Lawmakers from both parties and African-American church leaders are heralding a new center designed to find faith-based solutions to the nation's social and economic problems.

Supporters say the National Center for Faith Based Initiative will work with churches, Congress, the private sector, government agencies, and communities to help boost local economies and meet the needs of poor residents—specifically African Americans.

"We have to reach into our souls and into our hearts to make this a better country," said Rep. Mark Foley (R-Fla.) at a March press conference on Capitol Hill announcing the initiative.

Pentecostal Bishop Harold Calvin Ray, founder of the center and pastor of the evangelical Redemptive Life Fellowship Church in West Palm Beach, Florida, described the program as an "ecumenical, interdenominational, and crosscultural" effort designed to bring about "economic rejuvenation and holistic transformation."

Spurring Economic Growth

Ray says the national center will operate through a network of partnerships, collaborating with up to 75,000 churches to empower troubled communities.

"The goal is to create systemic wealth among African-American communities," Ray tells CT. "Once this is done as a model, and demonstrated, the idea can broaden."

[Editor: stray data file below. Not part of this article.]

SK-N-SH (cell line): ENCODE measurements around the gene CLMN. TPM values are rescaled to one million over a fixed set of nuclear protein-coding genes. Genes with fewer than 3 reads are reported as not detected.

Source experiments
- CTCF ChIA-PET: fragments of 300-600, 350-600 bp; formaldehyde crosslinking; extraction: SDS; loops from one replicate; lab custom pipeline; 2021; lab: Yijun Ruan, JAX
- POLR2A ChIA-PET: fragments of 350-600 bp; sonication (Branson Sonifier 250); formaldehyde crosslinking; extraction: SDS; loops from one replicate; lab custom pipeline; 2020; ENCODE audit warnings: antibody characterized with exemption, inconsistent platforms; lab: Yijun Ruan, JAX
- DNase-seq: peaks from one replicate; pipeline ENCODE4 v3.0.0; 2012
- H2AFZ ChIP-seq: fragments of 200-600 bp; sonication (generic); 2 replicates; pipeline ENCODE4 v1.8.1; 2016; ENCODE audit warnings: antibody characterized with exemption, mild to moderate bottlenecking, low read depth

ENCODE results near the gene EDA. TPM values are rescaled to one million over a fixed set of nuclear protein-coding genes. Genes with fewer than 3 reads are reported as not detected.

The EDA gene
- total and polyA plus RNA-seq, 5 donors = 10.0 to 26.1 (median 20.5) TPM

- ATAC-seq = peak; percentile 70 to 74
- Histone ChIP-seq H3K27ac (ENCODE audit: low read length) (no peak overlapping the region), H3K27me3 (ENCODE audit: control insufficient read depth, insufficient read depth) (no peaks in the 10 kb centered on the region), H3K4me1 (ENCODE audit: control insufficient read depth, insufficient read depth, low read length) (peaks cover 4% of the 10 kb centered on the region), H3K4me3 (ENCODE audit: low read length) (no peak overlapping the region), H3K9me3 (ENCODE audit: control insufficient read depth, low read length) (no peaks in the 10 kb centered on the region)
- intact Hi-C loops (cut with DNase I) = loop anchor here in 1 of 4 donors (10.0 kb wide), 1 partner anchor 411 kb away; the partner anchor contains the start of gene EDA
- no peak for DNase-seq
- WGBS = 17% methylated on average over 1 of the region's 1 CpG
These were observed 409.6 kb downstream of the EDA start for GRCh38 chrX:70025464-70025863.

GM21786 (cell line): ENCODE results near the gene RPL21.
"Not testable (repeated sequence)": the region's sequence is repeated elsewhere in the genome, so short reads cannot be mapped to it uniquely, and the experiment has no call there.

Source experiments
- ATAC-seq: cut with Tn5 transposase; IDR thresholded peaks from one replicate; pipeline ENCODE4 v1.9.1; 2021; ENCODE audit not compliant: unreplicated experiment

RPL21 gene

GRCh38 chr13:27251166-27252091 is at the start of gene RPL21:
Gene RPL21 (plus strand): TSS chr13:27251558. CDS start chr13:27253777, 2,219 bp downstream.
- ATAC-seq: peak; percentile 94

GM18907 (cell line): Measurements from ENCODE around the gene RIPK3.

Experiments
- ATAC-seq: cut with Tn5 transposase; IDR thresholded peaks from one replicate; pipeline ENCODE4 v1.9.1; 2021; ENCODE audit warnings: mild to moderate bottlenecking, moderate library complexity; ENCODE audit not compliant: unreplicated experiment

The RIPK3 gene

The nonprofit center will be funded in part by for-profit Web sites and numerous financial services. These services, designed to "spur collective wealth," will redirect profits to the national center to fund its initiatives, Ray says.

Tom McNicholas, a spokesman for the national center, says it is designed to serve as a national clearinghouse, allocating money to its 12 regional offices.

These regional offices or "embassies," headed by African-American bishops of large churches from different Protestant denominations, will work in small groups to develop economic plans for their areas. Ray says examples could include plans for housing, new business districts, and youth programs.

Churches, the private sector, and faith-based organizations will then act to implement the plans. While the center itself may receive federal funds or grants, McNicholas says the bulk of the funding will come from private donations and partnerships with major Fortune 500 firms and individual executives.

'Charitable Choice' Measures

The initiative comes at a time when faith-based approaches to poverty, drug abuse, illiteracy, and crime are receiving heightened national attention, both in the presidential campaign and in "charitable choice" measures introduced on Capitol Hill.

House Speaker J. Dennis Hastert says Congress is likely to act this year on the American Community Renewal Act. The bill (HR 815) would help distressed areas by providing investment incentives for businesses and would allow faith-based groups to take part in community revitalization efforts.